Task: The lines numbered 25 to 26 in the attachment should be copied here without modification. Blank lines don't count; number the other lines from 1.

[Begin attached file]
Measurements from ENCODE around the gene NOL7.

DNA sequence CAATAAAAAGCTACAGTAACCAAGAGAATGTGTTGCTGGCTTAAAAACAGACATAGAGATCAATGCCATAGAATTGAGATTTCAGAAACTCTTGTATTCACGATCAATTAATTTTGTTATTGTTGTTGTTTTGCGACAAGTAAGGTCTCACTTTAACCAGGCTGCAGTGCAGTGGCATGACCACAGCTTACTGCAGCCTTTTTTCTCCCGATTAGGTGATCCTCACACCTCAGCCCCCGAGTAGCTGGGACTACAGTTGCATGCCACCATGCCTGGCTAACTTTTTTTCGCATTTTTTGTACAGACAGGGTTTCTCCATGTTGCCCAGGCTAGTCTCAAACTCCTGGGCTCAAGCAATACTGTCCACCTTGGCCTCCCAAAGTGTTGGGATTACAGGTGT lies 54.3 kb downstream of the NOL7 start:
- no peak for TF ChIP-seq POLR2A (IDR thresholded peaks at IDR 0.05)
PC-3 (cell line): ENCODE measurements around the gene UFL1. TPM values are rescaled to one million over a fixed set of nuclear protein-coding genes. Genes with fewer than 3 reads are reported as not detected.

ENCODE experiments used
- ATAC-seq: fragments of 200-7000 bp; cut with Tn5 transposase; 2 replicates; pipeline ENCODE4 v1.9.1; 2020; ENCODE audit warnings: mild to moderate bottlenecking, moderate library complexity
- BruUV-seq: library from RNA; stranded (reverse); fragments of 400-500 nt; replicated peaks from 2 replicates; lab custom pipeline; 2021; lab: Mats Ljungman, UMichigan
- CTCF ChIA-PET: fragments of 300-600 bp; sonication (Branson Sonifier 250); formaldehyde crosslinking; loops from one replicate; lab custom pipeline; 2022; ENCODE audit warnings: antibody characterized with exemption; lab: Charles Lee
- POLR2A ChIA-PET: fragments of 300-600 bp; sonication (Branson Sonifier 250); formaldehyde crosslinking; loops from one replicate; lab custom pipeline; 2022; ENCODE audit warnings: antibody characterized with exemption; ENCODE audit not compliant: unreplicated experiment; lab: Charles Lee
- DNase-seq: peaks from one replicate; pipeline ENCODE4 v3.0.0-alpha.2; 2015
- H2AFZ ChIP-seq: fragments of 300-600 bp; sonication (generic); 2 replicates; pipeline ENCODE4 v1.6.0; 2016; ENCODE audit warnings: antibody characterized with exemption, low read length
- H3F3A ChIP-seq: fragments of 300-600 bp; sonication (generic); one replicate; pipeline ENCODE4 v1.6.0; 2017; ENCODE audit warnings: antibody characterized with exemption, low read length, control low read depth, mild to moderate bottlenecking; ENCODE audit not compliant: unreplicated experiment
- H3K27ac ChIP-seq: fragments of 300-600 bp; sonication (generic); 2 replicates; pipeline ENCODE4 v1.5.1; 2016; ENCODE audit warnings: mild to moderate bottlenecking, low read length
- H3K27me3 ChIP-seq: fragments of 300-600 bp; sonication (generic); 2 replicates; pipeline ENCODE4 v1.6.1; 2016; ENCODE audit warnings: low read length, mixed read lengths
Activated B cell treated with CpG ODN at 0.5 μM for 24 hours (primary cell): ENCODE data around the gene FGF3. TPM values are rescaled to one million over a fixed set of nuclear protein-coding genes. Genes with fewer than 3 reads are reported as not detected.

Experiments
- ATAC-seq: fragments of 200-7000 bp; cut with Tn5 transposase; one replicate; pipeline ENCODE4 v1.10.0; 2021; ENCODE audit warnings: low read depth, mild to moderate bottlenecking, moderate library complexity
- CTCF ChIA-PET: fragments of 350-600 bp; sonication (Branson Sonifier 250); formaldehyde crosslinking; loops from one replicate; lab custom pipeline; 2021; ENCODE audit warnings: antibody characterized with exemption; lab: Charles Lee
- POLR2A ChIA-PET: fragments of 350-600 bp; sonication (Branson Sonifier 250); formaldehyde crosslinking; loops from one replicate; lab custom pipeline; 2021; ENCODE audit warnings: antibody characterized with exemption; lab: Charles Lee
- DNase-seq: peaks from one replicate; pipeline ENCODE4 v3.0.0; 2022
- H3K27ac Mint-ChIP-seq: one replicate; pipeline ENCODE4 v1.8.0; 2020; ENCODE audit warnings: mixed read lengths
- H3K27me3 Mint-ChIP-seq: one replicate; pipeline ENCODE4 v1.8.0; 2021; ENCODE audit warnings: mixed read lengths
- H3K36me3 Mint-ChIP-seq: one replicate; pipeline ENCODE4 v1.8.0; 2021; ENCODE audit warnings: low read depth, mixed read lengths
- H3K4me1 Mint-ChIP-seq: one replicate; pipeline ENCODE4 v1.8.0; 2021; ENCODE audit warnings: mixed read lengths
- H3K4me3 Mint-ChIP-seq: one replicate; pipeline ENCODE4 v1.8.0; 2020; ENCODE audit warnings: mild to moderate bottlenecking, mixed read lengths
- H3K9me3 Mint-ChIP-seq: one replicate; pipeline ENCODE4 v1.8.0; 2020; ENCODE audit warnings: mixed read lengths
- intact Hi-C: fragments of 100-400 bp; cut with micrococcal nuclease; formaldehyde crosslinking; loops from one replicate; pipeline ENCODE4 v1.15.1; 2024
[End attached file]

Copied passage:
- H3K4me3 Mint-ChIP-seq: one replicate; pipeline ENCODE4 v1.8.0; 2020; ENCODE audit warnings: mild to moderate bottlenecking, mixed read lengths
- H3K9me3 Mint-ChIP-seq: one replicate; pipeline ENCODE4 v1.8.0; 2020; ENCODE audit warnings: mixed read lengths